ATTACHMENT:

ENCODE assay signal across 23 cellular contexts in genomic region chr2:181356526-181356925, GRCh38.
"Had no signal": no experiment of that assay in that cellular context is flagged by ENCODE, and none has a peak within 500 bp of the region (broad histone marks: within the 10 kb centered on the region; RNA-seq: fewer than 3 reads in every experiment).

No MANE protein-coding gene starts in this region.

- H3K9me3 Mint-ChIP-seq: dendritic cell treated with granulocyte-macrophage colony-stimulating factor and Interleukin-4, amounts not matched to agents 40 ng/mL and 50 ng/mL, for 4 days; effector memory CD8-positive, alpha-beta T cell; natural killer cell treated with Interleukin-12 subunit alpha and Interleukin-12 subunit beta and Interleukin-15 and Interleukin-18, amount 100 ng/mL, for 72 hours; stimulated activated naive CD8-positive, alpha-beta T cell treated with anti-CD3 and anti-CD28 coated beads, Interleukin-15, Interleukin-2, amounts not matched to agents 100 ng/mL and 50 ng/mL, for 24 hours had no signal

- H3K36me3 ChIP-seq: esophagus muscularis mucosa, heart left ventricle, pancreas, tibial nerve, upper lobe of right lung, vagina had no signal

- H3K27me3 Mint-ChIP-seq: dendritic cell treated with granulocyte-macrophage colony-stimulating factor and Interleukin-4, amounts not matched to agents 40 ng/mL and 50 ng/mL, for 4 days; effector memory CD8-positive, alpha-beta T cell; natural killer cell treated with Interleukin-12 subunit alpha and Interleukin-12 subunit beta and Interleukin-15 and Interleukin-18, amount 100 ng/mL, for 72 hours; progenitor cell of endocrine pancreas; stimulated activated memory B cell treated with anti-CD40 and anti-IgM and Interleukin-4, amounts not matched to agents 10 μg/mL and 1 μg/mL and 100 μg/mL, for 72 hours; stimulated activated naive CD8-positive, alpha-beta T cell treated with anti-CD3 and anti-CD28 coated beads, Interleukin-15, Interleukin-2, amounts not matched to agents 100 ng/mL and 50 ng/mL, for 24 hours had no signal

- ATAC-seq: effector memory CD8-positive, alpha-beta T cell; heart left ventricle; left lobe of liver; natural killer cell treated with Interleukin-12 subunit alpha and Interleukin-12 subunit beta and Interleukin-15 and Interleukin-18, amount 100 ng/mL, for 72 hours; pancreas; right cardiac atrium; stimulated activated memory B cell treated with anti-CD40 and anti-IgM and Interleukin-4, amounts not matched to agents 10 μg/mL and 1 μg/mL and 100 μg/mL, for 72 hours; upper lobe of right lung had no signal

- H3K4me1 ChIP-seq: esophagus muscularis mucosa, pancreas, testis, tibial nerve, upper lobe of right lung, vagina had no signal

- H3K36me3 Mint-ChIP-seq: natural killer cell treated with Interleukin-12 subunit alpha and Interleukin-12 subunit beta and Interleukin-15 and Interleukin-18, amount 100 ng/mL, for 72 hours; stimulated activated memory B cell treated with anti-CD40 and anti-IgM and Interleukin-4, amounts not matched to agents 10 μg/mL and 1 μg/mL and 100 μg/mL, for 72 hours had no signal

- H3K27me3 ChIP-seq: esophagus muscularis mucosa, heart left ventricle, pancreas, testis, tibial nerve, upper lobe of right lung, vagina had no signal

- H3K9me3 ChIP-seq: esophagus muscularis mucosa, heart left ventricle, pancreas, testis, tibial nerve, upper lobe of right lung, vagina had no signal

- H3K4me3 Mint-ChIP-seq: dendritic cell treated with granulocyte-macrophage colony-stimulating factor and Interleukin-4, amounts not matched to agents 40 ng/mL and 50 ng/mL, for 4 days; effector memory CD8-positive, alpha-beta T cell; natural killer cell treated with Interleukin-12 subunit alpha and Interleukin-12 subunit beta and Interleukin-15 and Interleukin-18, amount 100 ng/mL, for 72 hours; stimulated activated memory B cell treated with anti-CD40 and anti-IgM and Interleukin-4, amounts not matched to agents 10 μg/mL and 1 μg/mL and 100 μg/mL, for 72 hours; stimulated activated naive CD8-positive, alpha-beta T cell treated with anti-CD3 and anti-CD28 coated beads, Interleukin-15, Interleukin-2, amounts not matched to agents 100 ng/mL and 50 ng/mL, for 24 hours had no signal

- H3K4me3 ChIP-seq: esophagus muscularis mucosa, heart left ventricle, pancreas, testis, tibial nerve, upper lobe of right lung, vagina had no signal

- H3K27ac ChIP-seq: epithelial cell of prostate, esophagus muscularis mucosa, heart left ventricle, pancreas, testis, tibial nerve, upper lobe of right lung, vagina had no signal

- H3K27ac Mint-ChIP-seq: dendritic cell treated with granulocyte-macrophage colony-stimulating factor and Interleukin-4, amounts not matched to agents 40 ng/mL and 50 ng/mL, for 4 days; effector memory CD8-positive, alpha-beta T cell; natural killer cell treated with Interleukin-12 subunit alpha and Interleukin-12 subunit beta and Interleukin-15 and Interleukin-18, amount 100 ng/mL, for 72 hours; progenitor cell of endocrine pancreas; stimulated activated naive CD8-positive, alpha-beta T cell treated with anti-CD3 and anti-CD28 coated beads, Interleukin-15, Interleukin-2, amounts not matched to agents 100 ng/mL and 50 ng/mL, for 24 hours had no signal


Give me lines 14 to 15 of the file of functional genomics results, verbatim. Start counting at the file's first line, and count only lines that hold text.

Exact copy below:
- H3K27ac ChIP-seq: epithelial cell of prostate, esophagus muscularis mucosa, heart left ventricle, pancreas, testis, tibial nerve, upper lobe of right lung, vagina had no signal

- H3K27ac Mint-ChIP-seq: dendritic cell treated with granulocyte-macrophage colony-stimulating factor and Interleukin-4, amounts not matched to agents 40 ng/mL and 50 ng/mL, for 4 days; effector memory CD8-positive, alpha-beta T cell; natural killer cell treated with Interleukin-12 subunit alpha and Interleukin-12 subunit beta and Interleukin-15 and Interleukin-18, amount 100 ng/mL, for 72 hours; progenitor cell of endocrine pancreas; stimulated activated naive CD8-positive, alpha-beta T cell treated with anti-CD3 and anti-CD28 coated beads, Interleukin-15, Interleukin-2, amounts not matched to agents 100 ng/mL and 50 ng/mL, for 24 hours had no signal